Venice - October 24, 2010

We woke to an overcast day and headed out for some culture. We started at the Sala della Musica – a museum with many violins, cellos, flutes, mandolins, harps, oboes and other unique instruments. Couldn’t take pictures, of course. After the Musicia, we headed to the Galleria dell’Accademia which has works from the Venetian Renaissance from the middle ages to the 1700s. Many more Madonna with bambino portraits as well Feast at House of Levi which was commissioned to replace a version of the Last Supper by Titian. It looked like the Last Lunch with wine and prosciutto. It was now lunch time so we stopped at a café for a panini and espresso. We encountered the Venetian marathon on our quest for a café. It can’t be easy to be a long distance runner in Venice. Too many bridges and tourists to run over.
After lunch, we went to the Peggy Guggenheim Collection. She had an amazing personal collection which is housed in her retirement palazzo. There were pieces from Picasso, Braque, Dali, Boccioni, Pollock, Chagall and others. Quite the palatial residence. There was a “Yoko Ono wish tree” outside where you could write your wish on a piece of paper and hang it in the tree. I went with the classic Miss America line and wished for world peace but seriously, I do. Kelly wouldn’t tell me what he wished for. It might have been to get that Ferrari Testerossa, or world peace.
Once we emerged from Peggy’s Palace, it was raining. We headed back towards Rialto and the Coin department store. Tourists in Venice do not know umbrella etiquette – lesson at noon tomorrow, Westin lobby. We Vancouverites weren’t carrying umbrellas but we almost got our eyes poked out a few times. We didn’t find anything enticing in Coin and decided to head back to the hotel. Went into a little store selling various Murano glass things – Kelly bought cuff links and I got a small vase and a pendent. We stopped at a small grocery store and picked up 200 grams of cheese from the deli, some bruschetta crackers as well as a 5 Euro bottle of Chianti – which was the expensive stuff. The cheese was superb – latteria vecchio (soft cheese) and rocca pontina (hard cheese). The rocca was my favourite. We perused the other aisles and came across the baby food – pictures of bunny (no, don’t eat bunny!) and prosciutto. I suppose that’s where the When in Rome saying comes in handy… We also bought a package of Knorr Risotteria Pomodoro e Porcini to take home, just because. We (I) may need Google Translator to help me make it.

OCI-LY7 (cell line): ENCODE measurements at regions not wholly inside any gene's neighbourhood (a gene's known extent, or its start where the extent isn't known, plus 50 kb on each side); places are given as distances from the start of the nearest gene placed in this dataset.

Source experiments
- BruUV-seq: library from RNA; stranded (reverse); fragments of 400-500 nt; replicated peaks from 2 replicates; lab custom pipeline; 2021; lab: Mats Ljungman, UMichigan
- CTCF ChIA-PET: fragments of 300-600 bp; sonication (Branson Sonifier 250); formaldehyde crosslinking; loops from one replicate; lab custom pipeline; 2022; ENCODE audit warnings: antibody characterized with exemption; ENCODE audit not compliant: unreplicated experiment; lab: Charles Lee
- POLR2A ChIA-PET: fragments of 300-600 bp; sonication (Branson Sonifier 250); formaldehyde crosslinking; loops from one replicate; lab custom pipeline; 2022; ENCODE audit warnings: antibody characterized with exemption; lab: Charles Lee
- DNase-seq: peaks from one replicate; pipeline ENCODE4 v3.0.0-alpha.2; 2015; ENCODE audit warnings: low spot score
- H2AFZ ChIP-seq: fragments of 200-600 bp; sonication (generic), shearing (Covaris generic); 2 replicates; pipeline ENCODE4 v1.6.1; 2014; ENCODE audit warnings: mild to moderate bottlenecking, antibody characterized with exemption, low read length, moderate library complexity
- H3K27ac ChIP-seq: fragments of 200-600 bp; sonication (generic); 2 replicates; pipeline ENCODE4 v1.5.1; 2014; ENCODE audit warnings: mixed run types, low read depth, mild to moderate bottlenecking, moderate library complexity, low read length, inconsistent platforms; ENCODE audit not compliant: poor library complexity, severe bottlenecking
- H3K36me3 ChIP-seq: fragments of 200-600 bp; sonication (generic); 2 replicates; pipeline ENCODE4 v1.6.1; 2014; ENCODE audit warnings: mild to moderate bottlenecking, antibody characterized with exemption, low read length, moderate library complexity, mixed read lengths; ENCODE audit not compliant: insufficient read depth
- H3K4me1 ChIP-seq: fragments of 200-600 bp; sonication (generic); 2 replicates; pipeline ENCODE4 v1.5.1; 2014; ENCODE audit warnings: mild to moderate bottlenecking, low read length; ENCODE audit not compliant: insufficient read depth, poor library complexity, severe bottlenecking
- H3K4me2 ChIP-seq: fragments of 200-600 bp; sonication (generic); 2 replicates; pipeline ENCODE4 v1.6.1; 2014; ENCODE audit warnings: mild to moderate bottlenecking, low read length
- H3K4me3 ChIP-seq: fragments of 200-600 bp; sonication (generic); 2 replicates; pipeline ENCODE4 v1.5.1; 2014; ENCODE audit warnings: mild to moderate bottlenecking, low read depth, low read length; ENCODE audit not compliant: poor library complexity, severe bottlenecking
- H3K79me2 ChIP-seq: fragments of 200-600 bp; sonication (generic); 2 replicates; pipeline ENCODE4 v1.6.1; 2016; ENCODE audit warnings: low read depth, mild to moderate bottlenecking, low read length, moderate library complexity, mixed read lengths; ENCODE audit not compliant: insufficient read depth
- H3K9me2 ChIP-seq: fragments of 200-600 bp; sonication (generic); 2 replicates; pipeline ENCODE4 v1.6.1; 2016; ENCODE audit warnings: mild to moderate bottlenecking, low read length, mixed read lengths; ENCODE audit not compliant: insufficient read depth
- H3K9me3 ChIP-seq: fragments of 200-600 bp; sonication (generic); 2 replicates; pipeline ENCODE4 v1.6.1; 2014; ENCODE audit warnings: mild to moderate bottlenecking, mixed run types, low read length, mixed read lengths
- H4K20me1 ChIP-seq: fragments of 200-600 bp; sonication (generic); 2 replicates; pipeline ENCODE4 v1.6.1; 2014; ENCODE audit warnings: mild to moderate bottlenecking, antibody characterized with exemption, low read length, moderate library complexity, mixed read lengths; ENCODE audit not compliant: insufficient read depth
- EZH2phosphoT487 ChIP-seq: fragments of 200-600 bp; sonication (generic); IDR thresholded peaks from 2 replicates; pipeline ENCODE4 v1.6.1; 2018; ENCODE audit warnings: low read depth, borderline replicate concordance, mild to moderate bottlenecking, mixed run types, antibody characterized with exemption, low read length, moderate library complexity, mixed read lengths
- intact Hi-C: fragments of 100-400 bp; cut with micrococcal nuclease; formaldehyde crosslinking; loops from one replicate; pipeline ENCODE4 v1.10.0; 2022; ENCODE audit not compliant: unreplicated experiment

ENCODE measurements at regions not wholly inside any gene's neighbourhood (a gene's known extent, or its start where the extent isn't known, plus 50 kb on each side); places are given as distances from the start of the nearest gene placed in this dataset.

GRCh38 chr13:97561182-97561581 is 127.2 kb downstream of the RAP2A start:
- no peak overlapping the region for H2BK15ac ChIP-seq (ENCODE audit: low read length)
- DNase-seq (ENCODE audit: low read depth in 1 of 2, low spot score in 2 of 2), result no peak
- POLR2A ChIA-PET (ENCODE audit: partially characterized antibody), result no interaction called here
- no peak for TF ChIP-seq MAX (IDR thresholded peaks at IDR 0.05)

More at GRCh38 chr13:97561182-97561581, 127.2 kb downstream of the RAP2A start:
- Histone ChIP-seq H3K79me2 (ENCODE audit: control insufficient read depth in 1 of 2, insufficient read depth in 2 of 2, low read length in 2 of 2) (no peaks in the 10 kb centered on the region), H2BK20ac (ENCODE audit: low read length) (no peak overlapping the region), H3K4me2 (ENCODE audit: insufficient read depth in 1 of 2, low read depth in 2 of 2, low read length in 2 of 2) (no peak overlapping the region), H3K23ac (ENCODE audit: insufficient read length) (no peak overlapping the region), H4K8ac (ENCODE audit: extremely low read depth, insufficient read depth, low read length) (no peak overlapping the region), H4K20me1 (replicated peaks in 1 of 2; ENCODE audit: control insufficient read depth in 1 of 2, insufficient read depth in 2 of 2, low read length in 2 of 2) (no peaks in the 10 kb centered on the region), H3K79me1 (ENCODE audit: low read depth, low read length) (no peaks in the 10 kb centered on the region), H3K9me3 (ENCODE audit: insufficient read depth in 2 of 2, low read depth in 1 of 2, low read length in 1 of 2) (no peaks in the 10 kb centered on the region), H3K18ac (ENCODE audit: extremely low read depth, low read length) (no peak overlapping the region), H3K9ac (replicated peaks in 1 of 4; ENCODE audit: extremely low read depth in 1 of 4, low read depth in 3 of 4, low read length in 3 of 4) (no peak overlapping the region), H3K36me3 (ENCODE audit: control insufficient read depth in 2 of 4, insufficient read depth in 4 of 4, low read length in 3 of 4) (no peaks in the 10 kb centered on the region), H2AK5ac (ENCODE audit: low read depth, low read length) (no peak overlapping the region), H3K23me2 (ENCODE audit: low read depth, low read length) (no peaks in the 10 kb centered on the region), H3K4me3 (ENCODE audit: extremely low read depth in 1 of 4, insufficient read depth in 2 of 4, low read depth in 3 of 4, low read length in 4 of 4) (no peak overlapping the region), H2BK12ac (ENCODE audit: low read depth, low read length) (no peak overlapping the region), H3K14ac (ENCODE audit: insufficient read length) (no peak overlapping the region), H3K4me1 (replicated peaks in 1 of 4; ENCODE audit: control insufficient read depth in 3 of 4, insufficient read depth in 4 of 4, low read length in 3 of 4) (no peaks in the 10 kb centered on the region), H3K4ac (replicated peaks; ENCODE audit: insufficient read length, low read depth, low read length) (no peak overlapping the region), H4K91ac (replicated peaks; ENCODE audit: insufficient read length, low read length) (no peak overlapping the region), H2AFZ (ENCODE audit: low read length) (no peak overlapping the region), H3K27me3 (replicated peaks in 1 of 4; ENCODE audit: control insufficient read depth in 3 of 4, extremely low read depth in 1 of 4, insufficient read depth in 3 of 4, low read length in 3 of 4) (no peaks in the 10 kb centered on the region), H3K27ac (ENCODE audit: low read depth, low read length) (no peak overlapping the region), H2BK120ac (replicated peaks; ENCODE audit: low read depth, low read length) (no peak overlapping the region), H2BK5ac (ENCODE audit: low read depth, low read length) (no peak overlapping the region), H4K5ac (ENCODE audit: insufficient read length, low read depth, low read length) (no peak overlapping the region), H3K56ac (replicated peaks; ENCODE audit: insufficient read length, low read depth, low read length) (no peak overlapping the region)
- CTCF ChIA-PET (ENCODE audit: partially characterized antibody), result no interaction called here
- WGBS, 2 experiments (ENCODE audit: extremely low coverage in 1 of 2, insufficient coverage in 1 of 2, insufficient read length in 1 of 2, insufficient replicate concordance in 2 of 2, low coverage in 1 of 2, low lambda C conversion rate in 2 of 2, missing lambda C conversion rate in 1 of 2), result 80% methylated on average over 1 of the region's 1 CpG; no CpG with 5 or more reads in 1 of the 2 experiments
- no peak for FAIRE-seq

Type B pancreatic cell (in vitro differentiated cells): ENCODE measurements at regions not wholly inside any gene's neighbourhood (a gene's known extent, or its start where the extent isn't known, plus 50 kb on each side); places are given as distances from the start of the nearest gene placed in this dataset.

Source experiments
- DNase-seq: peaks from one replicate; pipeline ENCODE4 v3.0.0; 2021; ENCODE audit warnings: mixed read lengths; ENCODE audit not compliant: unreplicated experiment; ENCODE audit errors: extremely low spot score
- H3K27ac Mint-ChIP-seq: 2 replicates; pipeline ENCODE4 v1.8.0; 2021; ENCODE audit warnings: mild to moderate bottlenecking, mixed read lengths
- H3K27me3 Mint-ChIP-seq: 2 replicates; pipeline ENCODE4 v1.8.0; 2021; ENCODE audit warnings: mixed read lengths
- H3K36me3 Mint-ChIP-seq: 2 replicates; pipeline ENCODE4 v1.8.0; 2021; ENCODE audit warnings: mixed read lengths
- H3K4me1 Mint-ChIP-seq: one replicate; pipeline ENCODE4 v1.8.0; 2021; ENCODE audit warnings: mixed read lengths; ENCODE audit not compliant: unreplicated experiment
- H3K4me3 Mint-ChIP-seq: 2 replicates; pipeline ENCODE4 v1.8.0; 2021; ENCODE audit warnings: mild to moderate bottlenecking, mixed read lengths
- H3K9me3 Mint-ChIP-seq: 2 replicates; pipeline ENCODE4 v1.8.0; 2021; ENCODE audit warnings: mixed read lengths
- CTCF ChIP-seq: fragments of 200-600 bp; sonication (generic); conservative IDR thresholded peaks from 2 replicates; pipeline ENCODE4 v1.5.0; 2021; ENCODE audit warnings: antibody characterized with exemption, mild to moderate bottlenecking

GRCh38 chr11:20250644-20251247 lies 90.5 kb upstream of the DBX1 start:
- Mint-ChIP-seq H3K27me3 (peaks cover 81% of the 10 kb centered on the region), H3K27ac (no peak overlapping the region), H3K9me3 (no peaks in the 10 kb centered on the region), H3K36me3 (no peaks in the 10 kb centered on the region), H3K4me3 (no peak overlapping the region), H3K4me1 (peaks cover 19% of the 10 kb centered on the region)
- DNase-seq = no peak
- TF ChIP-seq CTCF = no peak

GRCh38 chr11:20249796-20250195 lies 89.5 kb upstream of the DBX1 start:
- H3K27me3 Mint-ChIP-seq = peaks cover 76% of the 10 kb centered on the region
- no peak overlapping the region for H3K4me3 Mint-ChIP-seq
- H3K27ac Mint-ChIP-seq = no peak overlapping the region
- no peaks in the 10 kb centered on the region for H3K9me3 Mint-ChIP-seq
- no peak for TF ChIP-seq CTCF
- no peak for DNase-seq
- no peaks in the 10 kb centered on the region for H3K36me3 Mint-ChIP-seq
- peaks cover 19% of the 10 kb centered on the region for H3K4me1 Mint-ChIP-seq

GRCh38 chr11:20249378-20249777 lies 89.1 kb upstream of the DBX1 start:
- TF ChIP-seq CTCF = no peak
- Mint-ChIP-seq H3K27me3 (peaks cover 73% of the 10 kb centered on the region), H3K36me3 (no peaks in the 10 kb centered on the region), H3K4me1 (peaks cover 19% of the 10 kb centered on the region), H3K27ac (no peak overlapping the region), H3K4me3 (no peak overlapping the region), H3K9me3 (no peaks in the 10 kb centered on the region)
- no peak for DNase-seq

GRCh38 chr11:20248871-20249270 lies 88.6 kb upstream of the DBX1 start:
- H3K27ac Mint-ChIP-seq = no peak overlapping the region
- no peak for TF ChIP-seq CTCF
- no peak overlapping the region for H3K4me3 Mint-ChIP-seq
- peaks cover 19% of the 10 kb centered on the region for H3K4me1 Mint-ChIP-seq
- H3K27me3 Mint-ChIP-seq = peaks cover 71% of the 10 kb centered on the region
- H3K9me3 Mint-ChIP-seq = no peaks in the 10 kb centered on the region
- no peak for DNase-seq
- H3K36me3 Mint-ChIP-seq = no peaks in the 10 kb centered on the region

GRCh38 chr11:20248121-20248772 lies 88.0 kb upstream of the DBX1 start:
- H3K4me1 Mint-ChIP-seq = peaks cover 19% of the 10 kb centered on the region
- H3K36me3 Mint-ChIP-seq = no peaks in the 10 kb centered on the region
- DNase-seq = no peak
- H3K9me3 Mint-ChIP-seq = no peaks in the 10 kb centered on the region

It was still raining when we ventured out for dinner so we decided to go somewhere close by. Big mistake. Big. Huge. Ristorante Piccolo Martini packs them in, and again, run by guys from Bangladesh. Since we just wanted something light, we thought this was ok. I ordered the spaghetti with olive oil, garlic and chillies which was ok. Kelly had a pizza with funghi, which was very bland, but entertaining. On his last slice of pizza, I see him pulling a long stand of cheese from his mouth – only it wasn’t cheese. You got it, hair. Long and black. We call over the head waiter dude to tell him and he says No! This isn’t from here. No one here has long black hair. It’s a blonde hair. [he puts it against a piece of white paper] See? It’s blonde. I tell him that if he’d like a piece of my hair to compare it too, I’d be happy to pull one out. The hair is clearly black, and long. No! It didn’t come from here. No! It’s not from here. Not our fault. [this is where Kelly loses his cool] Kelly: I don’t care whose hair it is, it isn’t ours, it was in my pizza and I want you to take this away - now. I also gave him the rest of my pasta (I was done anyway). The head dude continues to argue about the hair. What is his problem? Oh right, I brought a hair (like I do on every trip) and plant it JUST as we’re finishing our meal. Doesn’t everyone? Geez dude, apologize and just get the hell out of there – this is clearly turning into a scene, which none of us want. He takes away the dishes after a few more shakes of his head and saying it isn’t their hair then departs with an “enjoy your wine”. What an idiot and an ass. He now takes the hair, puts it on a piece of paper and puts scotch tape across it. Exhibit “A” I suppose – DNA testing tomorrow. Hey dude, did you notice that the Asian girl that brought us our wine has similar hair? Hmm? Did you? Idiot. I sense a really good Trip Advisor review coming from me in the near future. Is there a rating below zero? They took the pizza off the bill, but left the 10% service charge on. That seemed appropriate. Oh and p.s., I never mentioned the fruit fly I drowned in my wine. I brought him in too, with the hair. We paid cash – no way I was going to give my credit card to have him ring it through 15 times.